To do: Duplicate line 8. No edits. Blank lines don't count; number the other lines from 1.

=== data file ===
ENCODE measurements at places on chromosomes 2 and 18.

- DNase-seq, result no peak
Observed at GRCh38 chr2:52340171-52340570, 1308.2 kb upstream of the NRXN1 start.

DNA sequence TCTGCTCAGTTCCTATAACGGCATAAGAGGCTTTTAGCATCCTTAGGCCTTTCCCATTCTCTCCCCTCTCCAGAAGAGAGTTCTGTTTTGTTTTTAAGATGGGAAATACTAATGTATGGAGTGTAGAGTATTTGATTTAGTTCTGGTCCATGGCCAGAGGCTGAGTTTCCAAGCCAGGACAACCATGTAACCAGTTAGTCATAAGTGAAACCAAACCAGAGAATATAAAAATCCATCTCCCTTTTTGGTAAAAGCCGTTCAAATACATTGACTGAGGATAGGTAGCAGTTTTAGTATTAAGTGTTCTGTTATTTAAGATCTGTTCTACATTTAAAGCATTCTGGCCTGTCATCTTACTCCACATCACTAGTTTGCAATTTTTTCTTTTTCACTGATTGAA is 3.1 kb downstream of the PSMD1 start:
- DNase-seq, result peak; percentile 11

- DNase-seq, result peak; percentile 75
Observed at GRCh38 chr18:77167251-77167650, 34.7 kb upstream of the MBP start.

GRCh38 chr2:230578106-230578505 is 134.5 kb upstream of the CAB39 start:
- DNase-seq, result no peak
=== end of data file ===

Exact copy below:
GRCh38 chr2:230578106-230578505 is 134.5 kb upstream of the CAB39 start: